Health and Social Justice – Egypt – Al-Ahram Weekly


This year saw the deployment of Egypt’s ambitious Universal Health Insurance (UHI) system in Ismailia, Luxor and northern Sinai, reports Reem Leila. The three governorates followed Port Said, where a UHI pilot project was implemented in 2019. The first phase of UHI implementation is also expected to include the governorates of South Sinai, Aswan and Suez and , according to Finance Minister Mohamed Maait, who chairs the UHI Authority, should be completed by the end of the current fiscal year.

The UHI is the flagship project of the New Republic, the foundations of which were laid by President Abdel-Fattah Al-Sisi, Maait said in October. Priority in the implementation of the system is given to the poorest governorates in Egypt. The deployment of the system throughout Egypt will take 10 years, with Cairo included in the sixth and final phase, and once completed, the UHI will guarantee all citizens, regardless of income or location, access to quality health care.

Egypt’s 2014 constitution placed health services at the heart of the development agenda, imposing a minimum budget allocation of three percent of GDP. Although it was originally envisioned that a nationwide deployment would take 15 years, the system, Maait says, is now on track to become fully operational within a decade.

The overall cost of the first phase of the deployment, according to Khaled Abdel-Ghaffar, Minister of Higher Education and Scientific Research and Acting Minister of Health, is LE 51.2 billion, which covers the improvement of health, medical and non-medical infrastructure. equipment and three months of operating and administrative costs.

In addition to primary health care, the UHI will cover more than 3,000 medical services, including surgery, analysis, radiology, tumor treatment, organ transplants, prostheses, visual and audio aids, dental care, therapeutic foods and other supplements.

A 2015 World Bank document, “A Roadmap to Achieving Social Justice in Health Care in Egypt,” identified expansion of priority services and population coverage, as well as spending cuts. direct, as the key to the implementation of universal health coverage.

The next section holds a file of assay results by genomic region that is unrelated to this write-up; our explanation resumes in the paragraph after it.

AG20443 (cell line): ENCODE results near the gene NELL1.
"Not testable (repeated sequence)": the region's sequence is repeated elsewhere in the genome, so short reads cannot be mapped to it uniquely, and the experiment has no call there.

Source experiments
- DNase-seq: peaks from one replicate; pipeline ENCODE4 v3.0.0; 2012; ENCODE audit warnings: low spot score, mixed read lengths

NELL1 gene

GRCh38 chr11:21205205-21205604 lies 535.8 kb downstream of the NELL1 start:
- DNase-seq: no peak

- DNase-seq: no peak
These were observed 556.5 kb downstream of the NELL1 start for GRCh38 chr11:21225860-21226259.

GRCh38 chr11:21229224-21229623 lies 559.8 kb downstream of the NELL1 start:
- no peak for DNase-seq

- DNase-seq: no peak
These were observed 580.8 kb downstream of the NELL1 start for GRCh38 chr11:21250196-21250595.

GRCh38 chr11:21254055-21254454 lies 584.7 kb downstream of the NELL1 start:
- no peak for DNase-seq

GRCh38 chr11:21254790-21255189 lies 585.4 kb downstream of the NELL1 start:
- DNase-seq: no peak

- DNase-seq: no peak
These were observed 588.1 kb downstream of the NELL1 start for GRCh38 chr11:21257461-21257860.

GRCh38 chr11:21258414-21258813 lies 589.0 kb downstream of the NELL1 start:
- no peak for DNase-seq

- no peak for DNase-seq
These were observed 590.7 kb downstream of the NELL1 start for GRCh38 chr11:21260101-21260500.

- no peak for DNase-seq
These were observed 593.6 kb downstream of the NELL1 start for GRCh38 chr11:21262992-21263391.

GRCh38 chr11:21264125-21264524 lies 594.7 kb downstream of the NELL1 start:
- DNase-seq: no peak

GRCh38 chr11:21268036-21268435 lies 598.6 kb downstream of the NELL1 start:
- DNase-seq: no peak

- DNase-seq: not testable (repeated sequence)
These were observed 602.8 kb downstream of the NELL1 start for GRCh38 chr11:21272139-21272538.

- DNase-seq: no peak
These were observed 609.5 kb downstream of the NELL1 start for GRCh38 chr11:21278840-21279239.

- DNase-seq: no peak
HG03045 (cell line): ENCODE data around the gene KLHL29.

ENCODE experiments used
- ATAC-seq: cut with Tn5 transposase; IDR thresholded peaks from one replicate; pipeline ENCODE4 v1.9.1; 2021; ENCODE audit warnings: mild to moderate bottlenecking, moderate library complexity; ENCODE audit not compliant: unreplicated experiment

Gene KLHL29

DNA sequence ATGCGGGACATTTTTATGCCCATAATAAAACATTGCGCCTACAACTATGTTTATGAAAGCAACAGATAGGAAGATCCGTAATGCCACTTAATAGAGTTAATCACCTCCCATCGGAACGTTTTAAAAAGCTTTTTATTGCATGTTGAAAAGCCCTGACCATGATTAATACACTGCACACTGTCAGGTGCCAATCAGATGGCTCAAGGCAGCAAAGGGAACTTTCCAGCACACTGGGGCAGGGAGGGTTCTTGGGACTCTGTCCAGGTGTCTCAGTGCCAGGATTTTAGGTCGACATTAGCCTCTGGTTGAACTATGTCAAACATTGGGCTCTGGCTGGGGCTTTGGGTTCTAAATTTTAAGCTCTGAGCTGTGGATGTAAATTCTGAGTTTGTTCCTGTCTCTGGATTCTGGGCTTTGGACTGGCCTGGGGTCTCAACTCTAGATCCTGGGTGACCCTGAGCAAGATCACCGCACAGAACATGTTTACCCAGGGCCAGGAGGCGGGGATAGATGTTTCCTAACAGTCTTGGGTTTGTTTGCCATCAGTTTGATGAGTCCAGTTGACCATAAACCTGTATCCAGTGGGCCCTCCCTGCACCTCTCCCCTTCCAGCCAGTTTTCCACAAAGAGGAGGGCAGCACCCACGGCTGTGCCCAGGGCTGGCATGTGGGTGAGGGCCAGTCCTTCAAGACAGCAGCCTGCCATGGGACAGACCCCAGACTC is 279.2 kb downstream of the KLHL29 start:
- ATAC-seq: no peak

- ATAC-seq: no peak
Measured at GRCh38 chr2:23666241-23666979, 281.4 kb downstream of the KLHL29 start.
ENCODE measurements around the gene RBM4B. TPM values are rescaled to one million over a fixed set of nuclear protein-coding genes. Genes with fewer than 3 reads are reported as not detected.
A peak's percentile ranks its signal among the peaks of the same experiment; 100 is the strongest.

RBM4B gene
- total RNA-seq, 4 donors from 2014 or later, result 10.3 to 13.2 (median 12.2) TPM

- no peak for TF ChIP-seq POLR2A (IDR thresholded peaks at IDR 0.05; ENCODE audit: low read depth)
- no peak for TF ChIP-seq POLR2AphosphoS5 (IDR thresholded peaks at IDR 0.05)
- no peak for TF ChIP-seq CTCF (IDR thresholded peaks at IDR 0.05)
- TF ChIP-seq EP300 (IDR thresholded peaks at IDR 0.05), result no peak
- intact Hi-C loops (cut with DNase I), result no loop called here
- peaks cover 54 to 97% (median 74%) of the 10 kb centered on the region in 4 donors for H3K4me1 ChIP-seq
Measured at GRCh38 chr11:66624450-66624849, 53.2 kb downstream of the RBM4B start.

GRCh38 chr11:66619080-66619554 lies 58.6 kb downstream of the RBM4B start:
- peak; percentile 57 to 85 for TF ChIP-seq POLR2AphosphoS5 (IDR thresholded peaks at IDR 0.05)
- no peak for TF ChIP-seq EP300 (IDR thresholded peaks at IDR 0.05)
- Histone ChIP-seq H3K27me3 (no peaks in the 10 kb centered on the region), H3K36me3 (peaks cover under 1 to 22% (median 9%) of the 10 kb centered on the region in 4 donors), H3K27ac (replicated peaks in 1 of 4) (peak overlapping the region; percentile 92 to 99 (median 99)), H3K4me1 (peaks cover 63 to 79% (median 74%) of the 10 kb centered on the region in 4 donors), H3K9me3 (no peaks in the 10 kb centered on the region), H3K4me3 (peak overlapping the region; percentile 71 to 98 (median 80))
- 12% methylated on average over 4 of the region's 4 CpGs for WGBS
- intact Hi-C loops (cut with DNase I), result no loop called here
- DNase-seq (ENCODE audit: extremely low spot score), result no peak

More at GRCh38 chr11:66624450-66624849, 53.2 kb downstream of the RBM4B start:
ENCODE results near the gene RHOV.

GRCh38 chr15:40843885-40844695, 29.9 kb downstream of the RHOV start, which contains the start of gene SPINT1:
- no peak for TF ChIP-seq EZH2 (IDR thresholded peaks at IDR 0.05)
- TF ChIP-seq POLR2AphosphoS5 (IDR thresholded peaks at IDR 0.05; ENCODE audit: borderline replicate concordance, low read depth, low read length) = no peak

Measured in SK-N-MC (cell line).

During the Covid-19 pandemic, patients in areas where the UHI has been deployed were able to access remote consultations, including information on how to prevent infections and advice on how best to prevent infection. isolate, as well as the elderly and those with chronic illnesses. can have free medication delivered to their doorstep.

The World Bank document said that expanding family health services to all Egyptian citizens by 2030, with a focus on disadvantaged populations, was critical to achieving universal health coverage, and stipulated that these services should cover maternal and child health, reproductive health, family planning. , prevention, screening and treatment of noncommunicable diseases, mental health and nutrition.

Extending compulsory social health insurance to all citizens by 2030, with an initial focus on disadvantaged populations, will ensure Egyptians receive financial protections in a fair manner, World Bank concludes , and “that no Egyptian will be pushed or kept in poverty by paying for health care”.

The UHI is overseen by three regulatory authorities overseen by the Ministry of Finance and the Central Audit Organization. The General Health Accreditation and Control Authority sets quality standards, accredits healthcare providers and regulates compliance; the General Health Care Authority oversees service delivery and the UHI Authority distributes the funds.

Employees contribute one percent of their salary to the system, with employers required to pay three percent. The government steps in to cover payments for anyone unable to pay premiums, including widows and people with special needs, both of whom are exempt from insurance premiums. The system will also collect 0.25% of corporate tax revenues, part of the duties collected on cigarettes and part of the income generated from toll tickets and driver’s license renewal fees.

Medical staff, nurses, administrators, quality and infection controllers, and second-line administrators are already receiving training prior to the planned national deployment of the UHI.


* A print version of this article appears in the December 23, 2021 edition of Al-Ahram Weekly

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